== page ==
Survivor recounts confused, chaotic cult rite that killed 7
SANTIAGO, Panama (AP) — A survivor of the cult ceremony that killed her daughter and six other people in a remote village in Panama says she was ordered to close her eyes, was beaten and knocked unconscious during the ritual.
The account Monday by Dina Blanco suggests the 14 surviving participants were helpless, bound, unconscious or sightless much of the time.
So the truth about what happened in the bizarre ceremony may only come out at the trials of the nine villagers charged with killing their neighbors in the hamlet of El Terrón last week.
Blanco said from her hospital bed in the nearest city, Santiago, that she had gone to previous prayer meetings at the improvised church in a long wooden shed before. But this time, the tone had changed, and she didn’t go willingly.
The cult, which had operated in the village for about three months, changed after a member had a vision, telling the lay preachers they had been “annointed” to exterminate unbelievers.
Blanco, 24, said a neighbor, Olivia, came to call her to the meeting of “the New Light of God” sect on Jan. 13, saying she would have to come “whether you like it or not.”
So she went — along with her 9-year-old daughter, who had epilepsy, her 15-year-old son and her father. Her father and her son managed to escape; Blanco and her daughter, Inés, were not so lucky.
When they arrived, they were told not to open their eyes, and to grab each others’ hands and pray; the worshipers felt they were physically in the presence of the Lord.
“I felt something hit my head, and then I don’t what happened to me. I dropped to my knees,” said the short, dark-haired Blanco.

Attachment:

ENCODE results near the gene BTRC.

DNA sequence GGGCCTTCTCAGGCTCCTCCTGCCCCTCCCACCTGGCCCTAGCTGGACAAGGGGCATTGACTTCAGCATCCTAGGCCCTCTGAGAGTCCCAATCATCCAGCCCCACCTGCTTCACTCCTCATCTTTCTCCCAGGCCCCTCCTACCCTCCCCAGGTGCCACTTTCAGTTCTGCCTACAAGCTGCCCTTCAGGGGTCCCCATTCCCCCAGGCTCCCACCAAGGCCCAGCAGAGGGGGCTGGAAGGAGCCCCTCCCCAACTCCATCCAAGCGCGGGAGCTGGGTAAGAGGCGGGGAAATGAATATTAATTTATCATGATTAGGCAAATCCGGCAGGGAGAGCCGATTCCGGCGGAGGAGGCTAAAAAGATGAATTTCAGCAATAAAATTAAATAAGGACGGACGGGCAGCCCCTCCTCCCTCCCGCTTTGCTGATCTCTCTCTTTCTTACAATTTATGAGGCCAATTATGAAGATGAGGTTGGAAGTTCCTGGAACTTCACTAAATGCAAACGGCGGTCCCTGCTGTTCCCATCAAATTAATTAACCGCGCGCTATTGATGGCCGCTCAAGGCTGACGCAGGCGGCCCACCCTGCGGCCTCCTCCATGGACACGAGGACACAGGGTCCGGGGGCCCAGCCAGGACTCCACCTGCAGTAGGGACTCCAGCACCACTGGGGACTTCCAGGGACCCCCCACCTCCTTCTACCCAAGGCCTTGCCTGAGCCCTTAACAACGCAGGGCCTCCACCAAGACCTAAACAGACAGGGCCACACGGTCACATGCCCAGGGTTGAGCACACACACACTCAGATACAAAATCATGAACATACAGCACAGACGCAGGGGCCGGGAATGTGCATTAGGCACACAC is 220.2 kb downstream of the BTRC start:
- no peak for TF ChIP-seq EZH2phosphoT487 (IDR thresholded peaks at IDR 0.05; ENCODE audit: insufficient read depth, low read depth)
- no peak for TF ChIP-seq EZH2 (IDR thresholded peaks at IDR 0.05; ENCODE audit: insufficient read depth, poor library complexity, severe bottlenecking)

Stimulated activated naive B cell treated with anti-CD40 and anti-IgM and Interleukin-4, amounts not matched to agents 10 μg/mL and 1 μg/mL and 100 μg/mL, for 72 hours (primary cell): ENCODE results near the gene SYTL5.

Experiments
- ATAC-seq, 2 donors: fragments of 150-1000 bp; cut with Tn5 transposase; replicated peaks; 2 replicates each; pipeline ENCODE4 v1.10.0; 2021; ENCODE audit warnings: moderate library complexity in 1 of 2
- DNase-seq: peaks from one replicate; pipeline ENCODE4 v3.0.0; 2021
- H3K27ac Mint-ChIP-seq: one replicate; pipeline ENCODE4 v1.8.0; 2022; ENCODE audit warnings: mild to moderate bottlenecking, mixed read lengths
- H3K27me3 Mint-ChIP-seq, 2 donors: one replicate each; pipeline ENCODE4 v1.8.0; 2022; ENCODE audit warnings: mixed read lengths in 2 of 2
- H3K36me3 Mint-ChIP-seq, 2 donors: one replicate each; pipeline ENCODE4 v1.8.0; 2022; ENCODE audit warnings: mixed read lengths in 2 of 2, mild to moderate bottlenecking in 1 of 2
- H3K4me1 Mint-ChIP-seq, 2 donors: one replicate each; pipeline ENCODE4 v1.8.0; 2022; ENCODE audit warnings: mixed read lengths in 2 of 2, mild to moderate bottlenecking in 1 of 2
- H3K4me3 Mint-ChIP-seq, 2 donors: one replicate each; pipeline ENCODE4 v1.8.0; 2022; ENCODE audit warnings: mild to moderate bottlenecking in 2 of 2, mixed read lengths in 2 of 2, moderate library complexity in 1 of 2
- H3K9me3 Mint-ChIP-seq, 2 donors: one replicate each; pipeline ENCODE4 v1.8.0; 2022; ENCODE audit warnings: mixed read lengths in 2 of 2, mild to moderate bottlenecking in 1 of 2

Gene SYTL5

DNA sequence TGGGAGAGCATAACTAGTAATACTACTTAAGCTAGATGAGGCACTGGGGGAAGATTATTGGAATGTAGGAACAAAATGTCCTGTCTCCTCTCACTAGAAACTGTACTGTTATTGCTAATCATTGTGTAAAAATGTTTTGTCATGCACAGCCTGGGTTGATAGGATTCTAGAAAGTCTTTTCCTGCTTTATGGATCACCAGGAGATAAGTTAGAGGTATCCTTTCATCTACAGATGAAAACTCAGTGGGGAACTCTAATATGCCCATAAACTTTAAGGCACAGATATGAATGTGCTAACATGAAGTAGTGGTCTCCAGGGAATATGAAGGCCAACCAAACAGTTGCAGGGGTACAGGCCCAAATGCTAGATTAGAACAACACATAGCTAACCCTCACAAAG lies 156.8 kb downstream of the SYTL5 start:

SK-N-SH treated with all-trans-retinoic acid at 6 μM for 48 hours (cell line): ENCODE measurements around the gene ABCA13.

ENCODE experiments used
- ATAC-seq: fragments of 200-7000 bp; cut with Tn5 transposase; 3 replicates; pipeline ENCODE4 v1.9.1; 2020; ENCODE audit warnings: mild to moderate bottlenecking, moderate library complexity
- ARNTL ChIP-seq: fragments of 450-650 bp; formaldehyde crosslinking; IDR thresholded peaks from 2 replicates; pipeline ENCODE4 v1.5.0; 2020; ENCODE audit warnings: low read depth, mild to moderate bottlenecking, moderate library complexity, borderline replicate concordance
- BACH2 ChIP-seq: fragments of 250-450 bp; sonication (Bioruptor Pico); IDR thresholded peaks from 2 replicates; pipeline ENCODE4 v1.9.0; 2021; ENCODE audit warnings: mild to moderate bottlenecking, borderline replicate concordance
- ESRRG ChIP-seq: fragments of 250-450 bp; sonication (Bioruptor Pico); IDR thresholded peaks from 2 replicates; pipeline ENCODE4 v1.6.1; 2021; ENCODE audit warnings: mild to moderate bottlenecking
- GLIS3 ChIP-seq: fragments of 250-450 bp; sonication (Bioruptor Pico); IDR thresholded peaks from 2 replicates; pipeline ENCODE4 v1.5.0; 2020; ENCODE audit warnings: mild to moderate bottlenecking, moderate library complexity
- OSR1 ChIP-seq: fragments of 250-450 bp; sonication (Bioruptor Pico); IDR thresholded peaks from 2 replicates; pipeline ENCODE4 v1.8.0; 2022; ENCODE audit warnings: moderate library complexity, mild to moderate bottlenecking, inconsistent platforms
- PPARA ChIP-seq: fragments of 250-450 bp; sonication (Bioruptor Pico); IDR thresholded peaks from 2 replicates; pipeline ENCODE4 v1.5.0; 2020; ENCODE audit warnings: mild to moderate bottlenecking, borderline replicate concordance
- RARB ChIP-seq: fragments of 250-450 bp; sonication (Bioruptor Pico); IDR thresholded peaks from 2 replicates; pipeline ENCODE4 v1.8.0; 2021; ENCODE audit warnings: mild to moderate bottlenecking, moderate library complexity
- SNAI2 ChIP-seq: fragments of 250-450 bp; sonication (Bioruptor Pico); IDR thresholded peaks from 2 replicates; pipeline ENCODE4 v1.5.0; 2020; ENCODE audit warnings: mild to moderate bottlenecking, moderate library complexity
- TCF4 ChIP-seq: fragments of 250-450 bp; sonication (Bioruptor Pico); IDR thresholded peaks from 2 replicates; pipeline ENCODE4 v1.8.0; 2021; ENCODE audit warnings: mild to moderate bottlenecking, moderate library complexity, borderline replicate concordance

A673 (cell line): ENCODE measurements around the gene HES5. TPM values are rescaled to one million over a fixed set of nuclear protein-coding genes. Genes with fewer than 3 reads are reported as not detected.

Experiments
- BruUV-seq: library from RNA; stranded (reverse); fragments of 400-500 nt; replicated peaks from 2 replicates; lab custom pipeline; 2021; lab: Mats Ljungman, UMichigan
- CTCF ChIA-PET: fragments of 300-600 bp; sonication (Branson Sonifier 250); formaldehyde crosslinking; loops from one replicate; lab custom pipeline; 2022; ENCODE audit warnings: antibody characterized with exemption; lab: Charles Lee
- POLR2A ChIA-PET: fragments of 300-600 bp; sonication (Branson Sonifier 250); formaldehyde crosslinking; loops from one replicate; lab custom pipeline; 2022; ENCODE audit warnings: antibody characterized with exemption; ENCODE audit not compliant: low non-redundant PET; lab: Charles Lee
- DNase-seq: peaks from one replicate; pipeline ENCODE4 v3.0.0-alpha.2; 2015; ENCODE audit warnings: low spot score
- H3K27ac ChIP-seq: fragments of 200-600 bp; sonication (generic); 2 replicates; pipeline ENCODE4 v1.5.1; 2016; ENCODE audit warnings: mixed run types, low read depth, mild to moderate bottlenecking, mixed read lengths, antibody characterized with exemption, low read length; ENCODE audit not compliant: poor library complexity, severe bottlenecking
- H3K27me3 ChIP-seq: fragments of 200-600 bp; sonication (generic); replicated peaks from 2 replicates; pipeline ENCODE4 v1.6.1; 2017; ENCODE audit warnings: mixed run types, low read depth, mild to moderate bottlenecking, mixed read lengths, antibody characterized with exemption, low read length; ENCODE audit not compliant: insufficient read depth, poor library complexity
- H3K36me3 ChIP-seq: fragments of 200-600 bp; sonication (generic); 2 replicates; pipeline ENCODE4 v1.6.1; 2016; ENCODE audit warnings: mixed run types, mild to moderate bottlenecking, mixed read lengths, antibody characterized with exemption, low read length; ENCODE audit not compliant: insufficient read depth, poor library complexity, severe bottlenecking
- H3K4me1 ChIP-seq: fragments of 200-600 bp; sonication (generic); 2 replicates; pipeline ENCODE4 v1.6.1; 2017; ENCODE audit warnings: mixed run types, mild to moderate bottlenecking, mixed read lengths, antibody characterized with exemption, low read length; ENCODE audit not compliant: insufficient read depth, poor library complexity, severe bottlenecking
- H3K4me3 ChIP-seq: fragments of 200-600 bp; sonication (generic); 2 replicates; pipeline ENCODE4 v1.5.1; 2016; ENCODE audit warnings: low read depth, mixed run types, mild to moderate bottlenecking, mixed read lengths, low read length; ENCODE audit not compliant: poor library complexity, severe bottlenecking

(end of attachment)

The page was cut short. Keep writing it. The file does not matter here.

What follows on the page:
Authorities say cult members used Bibles, cudgels and machetes to hit the congregants. Blanco still bears a broad bruise across her forehead from whatever hit her.
“When I came to, they kept telling me not to open my eyes,” she recalled. “I heard drums, an accordion, screams, crying. I was tied up.”
Authorities say some of the congregants had been forced to strip, and walk across glowing embers.
But the worst was yet to come. Late that night or in the early morning hours of the 14th, a sect member approached and told her that her daughter Inés had died.
“The birds of the fields shall dispose of her body,”the voice said.
In fact, Inés, like Blanco’s pregnant neighbor and five of her children, had been murdered during the ritual — by some accounts, decapitated — and their naked bodies slung into hammocks and dumped in a freshly-dug common grave in the village cemetery.
Nine of the 10 lay preachers detained last week have been charged with murder and kidnapping.
Bibles still lay open and musical instruments lay scattered ov er the weekend in the shed where the killings took place.
Indigenous leader Evangelisto Santo has said that during the ceremony, “People were dancing and singing and nobody paid attention because we knew that they were in the presence of God.”
But for Blanco, God was not among those present. “For me, it was hate that was there,” she said.
El Terron is nestled in the jungle of the indigenous Ngabe Bugle enclave on Panama’s Caribbean coast, and it is largely cut off from the outside world. Its 300 residents must walk hours along steep and muddy narrow roads to hail boats that can transport them along a river to other villages that have electricity, telephones, health clinics and a police presence.
In the city of Santiago, Blanco must still undergo scans to rule out internal injuries; she has bruises on her abdomen, back and hands from the beatings. But her what hurts most is in her heart.
“She was a disabled girl,” she said of Inés. “I spent a lot of time on her, I bought her pills to treat her illness that cost $3,” a huge amount for impoverished farmers in Panama’s poorest region. “Now I won’t have her at home anymore,” Blanco said. “That is the greatest pain that I have.”